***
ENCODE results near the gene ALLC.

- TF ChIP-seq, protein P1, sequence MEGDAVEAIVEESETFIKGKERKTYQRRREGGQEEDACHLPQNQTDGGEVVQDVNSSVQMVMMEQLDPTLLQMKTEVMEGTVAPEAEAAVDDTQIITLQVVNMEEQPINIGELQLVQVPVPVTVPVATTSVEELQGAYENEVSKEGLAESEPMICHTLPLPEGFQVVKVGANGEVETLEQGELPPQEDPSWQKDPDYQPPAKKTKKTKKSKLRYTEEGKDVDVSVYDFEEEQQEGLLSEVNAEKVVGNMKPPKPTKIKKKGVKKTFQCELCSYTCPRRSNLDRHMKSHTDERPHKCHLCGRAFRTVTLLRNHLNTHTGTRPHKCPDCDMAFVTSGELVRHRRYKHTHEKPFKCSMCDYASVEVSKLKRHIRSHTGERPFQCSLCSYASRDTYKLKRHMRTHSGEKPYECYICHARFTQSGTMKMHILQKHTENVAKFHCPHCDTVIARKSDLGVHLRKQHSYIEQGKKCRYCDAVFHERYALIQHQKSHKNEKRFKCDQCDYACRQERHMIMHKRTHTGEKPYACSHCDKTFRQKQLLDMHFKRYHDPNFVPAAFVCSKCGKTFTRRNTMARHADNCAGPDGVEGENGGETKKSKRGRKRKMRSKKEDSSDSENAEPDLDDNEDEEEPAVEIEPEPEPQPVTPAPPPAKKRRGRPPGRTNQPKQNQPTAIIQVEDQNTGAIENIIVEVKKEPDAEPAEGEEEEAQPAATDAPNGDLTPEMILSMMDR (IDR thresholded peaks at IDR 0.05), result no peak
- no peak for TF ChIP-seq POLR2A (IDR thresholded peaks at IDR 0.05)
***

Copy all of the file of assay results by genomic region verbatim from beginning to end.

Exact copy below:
ENCODE results near the gene ALLC.

- TF ChIP-seq, protein P1, sequence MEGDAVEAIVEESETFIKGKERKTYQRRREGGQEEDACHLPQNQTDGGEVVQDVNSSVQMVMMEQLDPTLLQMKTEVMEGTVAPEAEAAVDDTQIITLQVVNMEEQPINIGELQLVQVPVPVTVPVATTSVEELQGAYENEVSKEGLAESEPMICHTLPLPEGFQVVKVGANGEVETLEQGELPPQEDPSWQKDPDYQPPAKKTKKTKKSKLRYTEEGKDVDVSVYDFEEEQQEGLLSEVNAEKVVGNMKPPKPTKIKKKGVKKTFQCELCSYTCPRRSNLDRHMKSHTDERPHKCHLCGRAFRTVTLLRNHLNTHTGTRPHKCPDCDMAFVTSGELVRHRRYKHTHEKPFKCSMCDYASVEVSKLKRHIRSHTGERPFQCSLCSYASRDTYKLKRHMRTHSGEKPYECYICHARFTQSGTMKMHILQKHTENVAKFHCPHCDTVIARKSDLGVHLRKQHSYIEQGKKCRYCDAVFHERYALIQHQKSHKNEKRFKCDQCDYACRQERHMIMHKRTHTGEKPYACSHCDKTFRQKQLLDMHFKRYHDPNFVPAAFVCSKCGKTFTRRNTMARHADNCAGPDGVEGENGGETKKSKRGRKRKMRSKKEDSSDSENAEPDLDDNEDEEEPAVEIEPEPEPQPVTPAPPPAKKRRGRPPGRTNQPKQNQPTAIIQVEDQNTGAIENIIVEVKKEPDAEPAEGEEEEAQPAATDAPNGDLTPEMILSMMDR (IDR thresholded peaks at IDR 0.05), result no peak
- no peak for TF ChIP-seq POLR2A (IDR thresholded peaks at IDR 0.05)